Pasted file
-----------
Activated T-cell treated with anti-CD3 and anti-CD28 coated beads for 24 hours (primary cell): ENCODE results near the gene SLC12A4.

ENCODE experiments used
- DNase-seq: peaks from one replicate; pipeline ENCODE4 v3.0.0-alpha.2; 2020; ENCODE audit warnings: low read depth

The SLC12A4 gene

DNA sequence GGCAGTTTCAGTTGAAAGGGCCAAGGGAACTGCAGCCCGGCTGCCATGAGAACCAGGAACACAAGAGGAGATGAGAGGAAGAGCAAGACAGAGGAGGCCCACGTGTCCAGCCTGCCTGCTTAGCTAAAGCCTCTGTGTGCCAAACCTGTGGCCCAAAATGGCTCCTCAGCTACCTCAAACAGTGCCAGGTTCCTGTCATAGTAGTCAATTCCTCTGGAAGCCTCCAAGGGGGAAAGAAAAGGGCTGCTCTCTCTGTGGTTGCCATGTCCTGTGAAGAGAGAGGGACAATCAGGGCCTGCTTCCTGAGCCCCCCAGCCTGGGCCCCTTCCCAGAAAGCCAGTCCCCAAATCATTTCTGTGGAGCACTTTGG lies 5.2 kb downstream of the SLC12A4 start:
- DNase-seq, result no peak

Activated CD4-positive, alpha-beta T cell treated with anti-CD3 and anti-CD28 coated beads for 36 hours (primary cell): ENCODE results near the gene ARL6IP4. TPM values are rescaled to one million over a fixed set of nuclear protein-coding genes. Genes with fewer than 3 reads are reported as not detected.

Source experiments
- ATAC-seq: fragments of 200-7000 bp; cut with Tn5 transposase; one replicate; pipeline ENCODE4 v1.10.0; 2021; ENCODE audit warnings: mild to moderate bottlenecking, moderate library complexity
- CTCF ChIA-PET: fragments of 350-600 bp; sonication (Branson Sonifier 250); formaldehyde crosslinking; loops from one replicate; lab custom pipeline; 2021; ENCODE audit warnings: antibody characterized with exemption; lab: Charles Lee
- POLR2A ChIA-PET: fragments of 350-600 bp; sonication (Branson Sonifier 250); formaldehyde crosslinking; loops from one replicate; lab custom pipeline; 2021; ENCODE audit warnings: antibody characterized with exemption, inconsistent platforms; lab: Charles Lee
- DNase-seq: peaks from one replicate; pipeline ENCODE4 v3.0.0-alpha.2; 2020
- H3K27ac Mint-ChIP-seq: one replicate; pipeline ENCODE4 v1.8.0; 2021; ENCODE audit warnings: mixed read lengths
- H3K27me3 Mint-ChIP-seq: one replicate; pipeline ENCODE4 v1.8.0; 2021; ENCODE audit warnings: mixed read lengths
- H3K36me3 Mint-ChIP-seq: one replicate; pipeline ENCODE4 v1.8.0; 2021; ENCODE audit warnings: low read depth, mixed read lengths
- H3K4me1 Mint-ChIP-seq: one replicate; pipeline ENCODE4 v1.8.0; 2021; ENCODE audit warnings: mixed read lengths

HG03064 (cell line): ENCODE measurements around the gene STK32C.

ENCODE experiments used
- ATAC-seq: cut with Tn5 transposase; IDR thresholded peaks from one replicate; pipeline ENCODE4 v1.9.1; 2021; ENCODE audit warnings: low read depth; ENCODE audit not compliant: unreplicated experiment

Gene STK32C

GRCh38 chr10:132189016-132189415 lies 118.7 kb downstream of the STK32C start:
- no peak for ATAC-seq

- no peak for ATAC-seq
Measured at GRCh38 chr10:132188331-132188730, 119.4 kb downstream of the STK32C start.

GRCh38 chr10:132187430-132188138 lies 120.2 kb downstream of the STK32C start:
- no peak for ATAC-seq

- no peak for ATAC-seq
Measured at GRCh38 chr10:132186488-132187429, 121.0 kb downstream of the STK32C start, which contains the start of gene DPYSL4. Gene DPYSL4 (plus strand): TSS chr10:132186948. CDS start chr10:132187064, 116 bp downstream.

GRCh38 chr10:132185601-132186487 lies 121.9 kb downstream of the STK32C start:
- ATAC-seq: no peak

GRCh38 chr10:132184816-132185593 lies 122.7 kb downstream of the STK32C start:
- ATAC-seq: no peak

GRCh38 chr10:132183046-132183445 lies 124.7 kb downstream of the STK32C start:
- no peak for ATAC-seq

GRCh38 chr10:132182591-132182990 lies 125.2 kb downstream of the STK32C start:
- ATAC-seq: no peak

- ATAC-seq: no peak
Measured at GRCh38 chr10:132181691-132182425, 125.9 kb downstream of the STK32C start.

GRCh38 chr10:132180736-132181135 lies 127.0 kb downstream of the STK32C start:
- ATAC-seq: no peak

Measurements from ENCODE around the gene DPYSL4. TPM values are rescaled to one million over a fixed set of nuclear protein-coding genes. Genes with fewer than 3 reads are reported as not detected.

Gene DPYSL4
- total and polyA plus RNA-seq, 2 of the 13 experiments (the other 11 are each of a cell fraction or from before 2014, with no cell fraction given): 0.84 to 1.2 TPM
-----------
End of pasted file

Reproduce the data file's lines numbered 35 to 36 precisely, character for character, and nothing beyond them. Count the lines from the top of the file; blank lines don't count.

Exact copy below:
GRCh38 chr10:132182591-132182990 lies 125.2 kb downstream of the STK32C start:
- ATAC-seq: no peak